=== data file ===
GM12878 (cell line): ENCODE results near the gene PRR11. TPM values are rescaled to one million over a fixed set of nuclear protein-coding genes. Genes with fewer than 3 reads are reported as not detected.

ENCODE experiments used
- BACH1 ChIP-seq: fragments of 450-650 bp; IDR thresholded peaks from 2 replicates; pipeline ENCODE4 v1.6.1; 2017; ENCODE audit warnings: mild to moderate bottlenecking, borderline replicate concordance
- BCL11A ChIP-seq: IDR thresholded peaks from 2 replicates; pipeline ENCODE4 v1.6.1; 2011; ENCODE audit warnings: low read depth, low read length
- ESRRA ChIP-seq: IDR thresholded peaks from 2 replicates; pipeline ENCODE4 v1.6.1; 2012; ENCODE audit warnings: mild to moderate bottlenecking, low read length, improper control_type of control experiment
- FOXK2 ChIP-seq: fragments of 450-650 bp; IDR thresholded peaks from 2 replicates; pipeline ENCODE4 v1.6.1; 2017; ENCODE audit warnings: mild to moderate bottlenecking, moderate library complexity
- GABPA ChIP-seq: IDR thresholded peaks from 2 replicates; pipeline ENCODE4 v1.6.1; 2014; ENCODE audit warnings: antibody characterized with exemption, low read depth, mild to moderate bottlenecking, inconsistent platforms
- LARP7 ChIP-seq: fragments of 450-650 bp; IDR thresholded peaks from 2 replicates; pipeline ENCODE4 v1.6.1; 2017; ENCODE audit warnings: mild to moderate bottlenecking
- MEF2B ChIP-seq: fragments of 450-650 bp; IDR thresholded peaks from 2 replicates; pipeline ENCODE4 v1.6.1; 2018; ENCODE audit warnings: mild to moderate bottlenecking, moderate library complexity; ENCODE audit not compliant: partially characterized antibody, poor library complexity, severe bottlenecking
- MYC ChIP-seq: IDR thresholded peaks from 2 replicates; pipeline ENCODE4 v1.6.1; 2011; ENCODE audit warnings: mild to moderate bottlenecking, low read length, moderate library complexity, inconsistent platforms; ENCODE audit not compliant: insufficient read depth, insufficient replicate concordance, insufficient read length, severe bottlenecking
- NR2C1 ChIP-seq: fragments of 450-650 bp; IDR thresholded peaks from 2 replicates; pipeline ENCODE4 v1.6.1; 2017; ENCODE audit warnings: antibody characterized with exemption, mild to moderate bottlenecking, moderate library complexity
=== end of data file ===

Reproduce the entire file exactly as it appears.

GM12878 (cell line): ENCODE results near the gene PRR11. TPM values are rescaled to one million over a fixed set of nuclear protein-coding genes. Genes with fewer than 3 reads are reported as not detected.

ENCODE experiments used
- BACH1 ChIP-seq: fragments of 450-650 bp; IDR thresholded peaks from 2 replicates; pipeline ENCODE4 v1.6.1; 2017; ENCODE audit warnings: mild to moderate bottlenecking, borderline replicate concordance
- BCL11A ChIP-seq: IDR thresholded peaks from 2 replicates; pipeline ENCODE4 v1.6.1; 2011; ENCODE audit warnings: low read depth, low read length
- ESRRA ChIP-seq: IDR thresholded peaks from 2 replicates; pipeline ENCODE4 v1.6.1; 2012; ENCODE audit warnings: mild to moderate bottlenecking, low read length, improper control_type of control experiment
- FOXK2 ChIP-seq: fragments of 450-650 bp; IDR thresholded peaks from 2 replicates; pipeline ENCODE4 v1.6.1; 2017; ENCODE audit warnings: mild to moderate bottlenecking, moderate library complexity
- GABPA ChIP-seq: IDR thresholded peaks from 2 replicates; pipeline ENCODE4 v1.6.1; 2014; ENCODE audit warnings: antibody characterized with exemption, low read depth, mild to moderate bottlenecking, inconsistent platforms
- LARP7 ChIP-seq: fragments of 450-650 bp; IDR thresholded peaks from 2 replicates; pipeline ENCODE4 v1.6.1; 2017; ENCODE audit warnings: mild to moderate bottlenecking
- MEF2B ChIP-seq: fragments of 450-650 bp; IDR thresholded peaks from 2 replicates; pipeline ENCODE4 v1.6.1; 2018; ENCODE audit warnings: mild to moderate bottlenecking, moderate library complexity; ENCODE audit not compliant: partially characterized antibody, poor library complexity, severe bottlenecking
- MYC ChIP-seq: IDR thresholded peaks from 2 replicates; pipeline ENCODE4 v1.6.1; 2011; ENCODE audit warnings: mild to moderate bottlenecking, low read length, moderate library complexity, inconsistent platforms; ENCODE audit not compliant: insufficient read depth, insufficient replicate concordance, insufficient read length, severe bottlenecking
- NR2C1 ChIP-seq: fragments of 450-650 bp; IDR thresholded peaks from 2 replicates; pipeline ENCODE4 v1.6.1; 2017; ENCODE audit warnings: antibody characterized with exemption, mild to moderate bottlenecking, moderate library complexity